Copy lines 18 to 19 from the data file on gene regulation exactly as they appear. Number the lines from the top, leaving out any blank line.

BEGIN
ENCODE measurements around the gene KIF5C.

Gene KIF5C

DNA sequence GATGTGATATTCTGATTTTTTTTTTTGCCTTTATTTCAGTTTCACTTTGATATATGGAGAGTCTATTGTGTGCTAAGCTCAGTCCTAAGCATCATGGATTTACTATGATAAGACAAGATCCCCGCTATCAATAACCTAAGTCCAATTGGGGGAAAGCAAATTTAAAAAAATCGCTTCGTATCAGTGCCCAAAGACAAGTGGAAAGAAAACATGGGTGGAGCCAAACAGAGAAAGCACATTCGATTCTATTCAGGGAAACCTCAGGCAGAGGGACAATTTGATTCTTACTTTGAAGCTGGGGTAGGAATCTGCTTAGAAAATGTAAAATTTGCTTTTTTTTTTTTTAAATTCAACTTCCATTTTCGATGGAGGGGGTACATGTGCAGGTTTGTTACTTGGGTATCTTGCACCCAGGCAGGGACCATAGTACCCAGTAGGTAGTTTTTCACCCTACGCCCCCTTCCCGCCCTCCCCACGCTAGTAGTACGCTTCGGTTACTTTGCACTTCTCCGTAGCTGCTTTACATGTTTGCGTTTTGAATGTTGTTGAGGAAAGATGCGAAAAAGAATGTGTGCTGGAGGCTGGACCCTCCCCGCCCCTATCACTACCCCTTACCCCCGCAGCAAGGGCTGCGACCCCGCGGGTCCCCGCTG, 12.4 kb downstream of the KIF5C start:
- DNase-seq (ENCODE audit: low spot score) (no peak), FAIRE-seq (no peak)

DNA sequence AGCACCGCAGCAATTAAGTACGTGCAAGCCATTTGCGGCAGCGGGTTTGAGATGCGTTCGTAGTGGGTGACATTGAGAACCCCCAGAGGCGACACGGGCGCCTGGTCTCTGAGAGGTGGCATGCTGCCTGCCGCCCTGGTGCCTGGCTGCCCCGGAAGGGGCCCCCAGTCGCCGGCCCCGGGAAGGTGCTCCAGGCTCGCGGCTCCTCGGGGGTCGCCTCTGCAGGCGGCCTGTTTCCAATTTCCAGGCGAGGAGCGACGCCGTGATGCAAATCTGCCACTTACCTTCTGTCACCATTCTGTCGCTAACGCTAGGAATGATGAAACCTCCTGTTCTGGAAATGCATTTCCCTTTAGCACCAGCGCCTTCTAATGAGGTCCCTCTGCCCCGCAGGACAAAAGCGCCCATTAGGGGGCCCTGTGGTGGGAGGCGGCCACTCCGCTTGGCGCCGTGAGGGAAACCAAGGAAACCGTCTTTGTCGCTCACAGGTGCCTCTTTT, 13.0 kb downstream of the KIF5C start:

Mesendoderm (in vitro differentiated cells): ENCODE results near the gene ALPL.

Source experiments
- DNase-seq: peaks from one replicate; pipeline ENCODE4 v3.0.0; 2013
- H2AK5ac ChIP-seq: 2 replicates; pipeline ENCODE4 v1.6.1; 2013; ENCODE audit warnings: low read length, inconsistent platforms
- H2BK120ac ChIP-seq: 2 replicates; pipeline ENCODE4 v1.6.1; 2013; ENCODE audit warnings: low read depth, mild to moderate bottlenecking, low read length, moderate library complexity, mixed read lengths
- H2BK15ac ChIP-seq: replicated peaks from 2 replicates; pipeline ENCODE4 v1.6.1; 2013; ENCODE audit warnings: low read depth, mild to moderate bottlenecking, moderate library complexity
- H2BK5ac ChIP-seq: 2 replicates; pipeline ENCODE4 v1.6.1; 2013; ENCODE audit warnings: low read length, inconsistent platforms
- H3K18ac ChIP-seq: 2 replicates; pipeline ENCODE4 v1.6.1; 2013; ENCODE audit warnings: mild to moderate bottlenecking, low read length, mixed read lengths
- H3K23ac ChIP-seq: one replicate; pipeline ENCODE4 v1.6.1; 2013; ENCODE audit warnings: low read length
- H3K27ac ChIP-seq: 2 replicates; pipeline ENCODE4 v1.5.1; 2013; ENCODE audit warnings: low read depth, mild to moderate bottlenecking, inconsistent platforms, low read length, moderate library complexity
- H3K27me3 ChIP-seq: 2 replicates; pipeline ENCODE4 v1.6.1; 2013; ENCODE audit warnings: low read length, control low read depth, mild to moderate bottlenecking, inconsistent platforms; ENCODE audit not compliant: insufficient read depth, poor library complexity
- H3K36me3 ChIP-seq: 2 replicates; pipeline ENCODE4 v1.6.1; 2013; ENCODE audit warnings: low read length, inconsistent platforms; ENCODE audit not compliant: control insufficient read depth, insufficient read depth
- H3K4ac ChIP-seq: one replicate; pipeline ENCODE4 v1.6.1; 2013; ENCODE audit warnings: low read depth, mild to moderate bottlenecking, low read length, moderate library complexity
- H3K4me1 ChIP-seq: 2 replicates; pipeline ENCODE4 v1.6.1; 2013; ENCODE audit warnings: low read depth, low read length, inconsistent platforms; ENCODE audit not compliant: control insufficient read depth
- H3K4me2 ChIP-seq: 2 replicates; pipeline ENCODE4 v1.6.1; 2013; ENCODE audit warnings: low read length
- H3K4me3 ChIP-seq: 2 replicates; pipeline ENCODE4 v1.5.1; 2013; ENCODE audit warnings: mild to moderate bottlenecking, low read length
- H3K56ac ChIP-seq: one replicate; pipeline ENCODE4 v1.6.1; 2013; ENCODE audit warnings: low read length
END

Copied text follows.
- H3K4ac ChIP-seq: one replicate; pipeline ENCODE4 v1.6.1; 2013; ENCODE audit warnings: low read depth, mild to moderate bottlenecking, low read length, moderate library complexity
- H3K4me1 ChIP-seq: 2 replicates; pipeline ENCODE4 v1.6.1; 2013; ENCODE audit warnings: low read depth, low read length, inconsistent platforms; ENCODE audit not compliant: control insufficient read depth